Conditional Function Definition

classic Classic list List threaded Threaded
6 messages Options
Reply | Threaded
Open this post in threaded view
|

Conditional Function Definition

Marcello Chiuminatto

Hi everybody

 

Maybe someone can help with this.

 

I have “polymorphism” situation where I want to define a function that depending on a condition will have different signature and behaviors

 

I would like something like this, but unfortunately does not work. Is there any other way to implement this in lua?

 

MyClass = {

}

 

If somecondition == 1 then

MyClass.f = function (self, x)

               return x*2

end

end

 

if somecondition == 2 then

MyClass.f = function (self, x,y)

               return x*y

end

end

 

if somecondition==3 then – this case escapes from polymorphism since have the same signature that f in somecondition == 2, but I need this anyway.

MyClass.f = function (self, x,y)

               return x/1

end

end

 

 

Thanks in advanced

 

Marcello Chiuminatto E.

 

 

 

 

Reply | Threaded
Open this post in threaded view
|

Re: Conditional Function Definition

Sean Conner
It was thus said that the Great Marcello Chiuminatto once stated:

> Hi everybody
>
> Maybe someone can help with this.
>
> I have "polymorphism" situation where I want to define a function that
> depending on a condition will have different signature and behaviors
>
> I would like something like this, but unfortunately does not work. Is
> there any other way to implement this in lua?
>
> MyClass = {
> }
>
> If somecondition == 1 then
>   MyClass.f = function (self, x)
>                return x*2
>   end
> end
>
> if somecondition == 2 then
>   MyClass.f = function (self, x,y)
>                return x*y
>   end
> end
>
> if somecondition == 3 then
>   -- this case escapes from polymorphism since have the same signature
>   -- that f in somecondition == 2, but I need this anyway.
>
>   MyClass.f = function (self, x,y)
>                return x/1
>   end
> end

  What do you mean by "does not work"?  What error are you seeing?  Because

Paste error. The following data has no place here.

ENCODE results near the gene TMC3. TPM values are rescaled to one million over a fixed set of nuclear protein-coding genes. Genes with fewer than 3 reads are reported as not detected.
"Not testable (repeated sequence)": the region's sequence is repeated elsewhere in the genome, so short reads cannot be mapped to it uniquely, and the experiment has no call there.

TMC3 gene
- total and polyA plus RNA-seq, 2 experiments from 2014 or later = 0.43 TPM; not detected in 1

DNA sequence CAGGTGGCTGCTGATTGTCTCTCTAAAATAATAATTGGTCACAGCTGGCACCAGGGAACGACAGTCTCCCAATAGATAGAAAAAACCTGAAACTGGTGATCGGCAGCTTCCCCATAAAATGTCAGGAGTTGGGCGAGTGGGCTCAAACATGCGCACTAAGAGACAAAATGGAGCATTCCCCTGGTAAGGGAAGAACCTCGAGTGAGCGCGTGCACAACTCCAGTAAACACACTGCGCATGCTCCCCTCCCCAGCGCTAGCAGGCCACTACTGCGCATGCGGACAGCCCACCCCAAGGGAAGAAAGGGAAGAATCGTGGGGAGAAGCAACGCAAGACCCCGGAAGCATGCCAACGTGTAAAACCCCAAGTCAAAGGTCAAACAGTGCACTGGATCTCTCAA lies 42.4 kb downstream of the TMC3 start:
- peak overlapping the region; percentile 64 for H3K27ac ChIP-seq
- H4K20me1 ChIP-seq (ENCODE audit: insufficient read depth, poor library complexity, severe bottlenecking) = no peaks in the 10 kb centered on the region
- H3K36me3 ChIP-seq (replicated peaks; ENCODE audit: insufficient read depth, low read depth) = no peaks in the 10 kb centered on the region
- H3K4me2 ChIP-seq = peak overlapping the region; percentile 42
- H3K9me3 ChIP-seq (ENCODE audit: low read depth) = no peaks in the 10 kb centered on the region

from what I can see, this will work (you can always pass more parameters
than a Lua function expects---said function will just ignore the extra
parameters).  

  -spc


Reply | Threaded
Open this post in threaded view
|

Re: Conditional Function Definition

Dirk Laurie-2
In reply to this post by Marcello Chiuminatto
2017-03-19 1:50 GMT+02:00 Marcello Chiuminatto <[hidden email]>:

> I have “polymorphism” situation where I want to define a function that
> depending on a condition will have different signature and behaviors

Lua has many mechanisms for polymorphism, but none
of them work exactly as in C++, since the type of a Lua
value at runtime can be anything.

Your code does not work because it tests the function condition
at compile time (i.e. only one of the forms of MyClass.f get compiled)
whereas true polymorphism requires that the results depend on
what arguments you pass. In C terms, you are in effect using #ifdef.

Here for example is a function polymorphic on the number of
arguments.

morphs = {math.exp,math.log,math.max}

function poly1(...)
   return morphs[math.min(select('#',...),3)](...)
end

Reply | Threaded
Open this post in threaded view
|

RE: Conditional Function Definition

Marcello Chiuminatto

My approach was wrong, because I was trying to assign the function at loading time (upon require execution) when what I really needed was that the function assignment was in a object by object basis.  This post opened my eyes and finally I found a solution. Thanks, this will save me a lot of lines and ifs when using the module.

 

MyClass.lua

 

MyClass = {

                              myType = "",

                              myCatalog ={type1={}, type2={},type3={},},

                              myVar =0